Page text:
We try to put everything together in what we call a one page strategic plan and then drive out of that a quarterly delivery rhythm. Between those offsites, everyone is very clear on what needs to be done, who’s gonna be evaluated on what result, and in the meanwhile, you do not have to worry about new ideas coming up and having to respond to it.
This is what it looks like; a very simple version - the Verne Harnish version of the one page strategic plan - starting with core values on the left. And as you can see, totally breaking that down into the three-year, one-year, and quarterly plans. And then even breaking that down further into what’s the theme for the company, as well as my own accountability that comes out of this. We typically help draw it up 80%, 90% of this in a first workshop. And then it’s all getting better from there.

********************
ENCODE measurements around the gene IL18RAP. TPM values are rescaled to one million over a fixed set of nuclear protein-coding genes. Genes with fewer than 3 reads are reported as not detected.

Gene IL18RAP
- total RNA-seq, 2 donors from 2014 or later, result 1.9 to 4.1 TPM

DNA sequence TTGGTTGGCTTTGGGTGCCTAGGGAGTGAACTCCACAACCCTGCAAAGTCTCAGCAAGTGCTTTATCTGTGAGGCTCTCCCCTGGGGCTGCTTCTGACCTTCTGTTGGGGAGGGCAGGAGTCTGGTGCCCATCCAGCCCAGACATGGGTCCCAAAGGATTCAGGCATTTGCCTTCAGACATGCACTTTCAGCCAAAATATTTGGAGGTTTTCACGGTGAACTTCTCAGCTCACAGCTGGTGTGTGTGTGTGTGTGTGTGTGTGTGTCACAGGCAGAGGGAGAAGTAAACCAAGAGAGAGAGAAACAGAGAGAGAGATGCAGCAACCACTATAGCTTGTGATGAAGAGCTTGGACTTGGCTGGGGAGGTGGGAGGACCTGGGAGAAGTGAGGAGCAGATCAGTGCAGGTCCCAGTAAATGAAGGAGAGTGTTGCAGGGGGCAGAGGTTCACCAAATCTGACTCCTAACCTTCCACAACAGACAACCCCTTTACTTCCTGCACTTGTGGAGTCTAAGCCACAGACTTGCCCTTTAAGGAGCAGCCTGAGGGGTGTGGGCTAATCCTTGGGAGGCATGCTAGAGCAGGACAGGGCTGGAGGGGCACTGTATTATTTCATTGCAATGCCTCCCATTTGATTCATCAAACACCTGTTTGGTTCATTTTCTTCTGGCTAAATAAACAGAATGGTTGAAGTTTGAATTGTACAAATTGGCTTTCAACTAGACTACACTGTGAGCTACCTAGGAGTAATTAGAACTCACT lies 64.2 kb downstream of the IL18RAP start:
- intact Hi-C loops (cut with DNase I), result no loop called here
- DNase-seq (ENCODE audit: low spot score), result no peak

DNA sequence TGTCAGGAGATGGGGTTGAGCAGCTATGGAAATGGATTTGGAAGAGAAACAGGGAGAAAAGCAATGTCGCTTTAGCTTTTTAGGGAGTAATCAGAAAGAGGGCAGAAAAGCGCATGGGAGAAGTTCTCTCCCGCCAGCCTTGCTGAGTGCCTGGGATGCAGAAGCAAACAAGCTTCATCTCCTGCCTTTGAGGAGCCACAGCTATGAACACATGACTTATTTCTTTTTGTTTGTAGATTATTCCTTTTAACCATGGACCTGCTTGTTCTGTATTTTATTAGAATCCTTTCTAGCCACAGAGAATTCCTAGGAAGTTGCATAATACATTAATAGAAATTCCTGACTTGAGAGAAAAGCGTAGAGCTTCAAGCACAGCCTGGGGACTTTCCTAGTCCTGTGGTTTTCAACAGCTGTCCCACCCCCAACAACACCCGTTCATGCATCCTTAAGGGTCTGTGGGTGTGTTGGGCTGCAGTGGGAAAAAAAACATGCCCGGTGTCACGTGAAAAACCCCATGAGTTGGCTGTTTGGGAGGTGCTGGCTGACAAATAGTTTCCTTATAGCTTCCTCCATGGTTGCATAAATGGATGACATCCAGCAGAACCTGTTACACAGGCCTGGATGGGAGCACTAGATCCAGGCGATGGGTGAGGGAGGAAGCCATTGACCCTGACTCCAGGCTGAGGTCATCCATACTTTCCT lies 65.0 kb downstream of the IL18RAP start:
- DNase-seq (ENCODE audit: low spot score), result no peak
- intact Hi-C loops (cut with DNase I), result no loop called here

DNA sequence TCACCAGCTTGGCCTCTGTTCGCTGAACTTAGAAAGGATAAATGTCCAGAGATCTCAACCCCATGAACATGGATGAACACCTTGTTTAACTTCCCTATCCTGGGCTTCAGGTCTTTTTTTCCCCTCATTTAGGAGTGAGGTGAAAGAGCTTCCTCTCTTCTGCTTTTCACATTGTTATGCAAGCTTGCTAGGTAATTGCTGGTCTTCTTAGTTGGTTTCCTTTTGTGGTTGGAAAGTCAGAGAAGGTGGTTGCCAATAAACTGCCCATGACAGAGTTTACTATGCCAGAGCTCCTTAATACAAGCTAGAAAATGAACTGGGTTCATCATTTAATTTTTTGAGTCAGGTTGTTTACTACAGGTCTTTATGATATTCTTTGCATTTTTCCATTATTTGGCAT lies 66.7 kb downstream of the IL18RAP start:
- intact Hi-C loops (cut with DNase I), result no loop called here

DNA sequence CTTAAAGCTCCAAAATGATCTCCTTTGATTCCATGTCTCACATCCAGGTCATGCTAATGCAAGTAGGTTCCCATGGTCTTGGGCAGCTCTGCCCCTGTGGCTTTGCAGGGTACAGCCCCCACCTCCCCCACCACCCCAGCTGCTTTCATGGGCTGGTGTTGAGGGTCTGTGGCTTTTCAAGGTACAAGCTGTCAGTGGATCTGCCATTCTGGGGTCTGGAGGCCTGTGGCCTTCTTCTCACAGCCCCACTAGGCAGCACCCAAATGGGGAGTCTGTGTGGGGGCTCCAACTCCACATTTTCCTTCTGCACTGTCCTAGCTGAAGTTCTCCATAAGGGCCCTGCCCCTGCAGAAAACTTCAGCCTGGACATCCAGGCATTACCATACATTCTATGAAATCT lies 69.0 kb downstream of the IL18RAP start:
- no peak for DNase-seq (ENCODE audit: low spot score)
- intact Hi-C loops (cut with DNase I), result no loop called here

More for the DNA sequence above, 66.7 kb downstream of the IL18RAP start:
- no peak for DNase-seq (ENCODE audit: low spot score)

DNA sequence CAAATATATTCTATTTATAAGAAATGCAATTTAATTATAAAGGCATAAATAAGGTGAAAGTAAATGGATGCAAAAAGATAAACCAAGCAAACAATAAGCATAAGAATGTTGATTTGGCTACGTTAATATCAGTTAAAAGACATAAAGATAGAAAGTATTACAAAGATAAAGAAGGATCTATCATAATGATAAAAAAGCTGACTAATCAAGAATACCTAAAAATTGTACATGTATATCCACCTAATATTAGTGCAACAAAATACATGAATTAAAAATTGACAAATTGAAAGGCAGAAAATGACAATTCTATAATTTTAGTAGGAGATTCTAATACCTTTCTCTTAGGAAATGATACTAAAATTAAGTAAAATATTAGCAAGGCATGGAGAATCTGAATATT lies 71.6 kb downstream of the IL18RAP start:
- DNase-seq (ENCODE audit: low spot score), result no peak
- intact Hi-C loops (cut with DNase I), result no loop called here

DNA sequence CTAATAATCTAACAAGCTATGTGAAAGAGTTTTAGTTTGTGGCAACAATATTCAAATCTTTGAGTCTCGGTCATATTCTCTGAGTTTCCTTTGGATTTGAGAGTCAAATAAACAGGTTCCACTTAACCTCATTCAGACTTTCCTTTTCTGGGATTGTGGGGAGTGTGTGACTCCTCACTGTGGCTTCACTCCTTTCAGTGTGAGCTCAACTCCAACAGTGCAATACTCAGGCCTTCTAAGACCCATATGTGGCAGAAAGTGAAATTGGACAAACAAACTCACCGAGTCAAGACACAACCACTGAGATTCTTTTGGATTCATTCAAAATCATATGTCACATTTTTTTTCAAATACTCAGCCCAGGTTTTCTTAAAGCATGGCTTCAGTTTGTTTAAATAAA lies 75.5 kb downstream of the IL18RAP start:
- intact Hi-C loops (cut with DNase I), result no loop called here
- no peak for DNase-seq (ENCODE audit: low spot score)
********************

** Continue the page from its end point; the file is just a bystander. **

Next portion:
Conclusion, leading your midstage startup through the new normal means first understanding and then embracing what is that new normal. We think the economy will recover and inflation will get better, but lower valuations will persist for a while. Do not stick to expectations of 2021 lasting forever. Can you maintain your leader credibility? Our advice is to show and communicate how to learn and adapt, even if you are unsure.
Third, what will ensure survival of your startup? Striving for default alive in the expected phase of no funding is the best way to ensure survival. How can you then make your runway last longer? Our advice is to call C players, slaughter some of the sacred cows or the loss leaders, and cut speculative investments that will only pay off in the long run.
And where do you then thrive in the mid to long term? You optimize for break even and share the leadership burden with the executive team.
That’s our advice in leading your midstage startup through the new normal. If you wanna discuss your own startup with us, then feel free to book a call. Our strategy calls are free and you can book them on (www.midstage.org/contact). Looking forward to talking to you all soon.
Roland Siebelink talks all things tech startup and bring you interviews with tech cofounders across the world.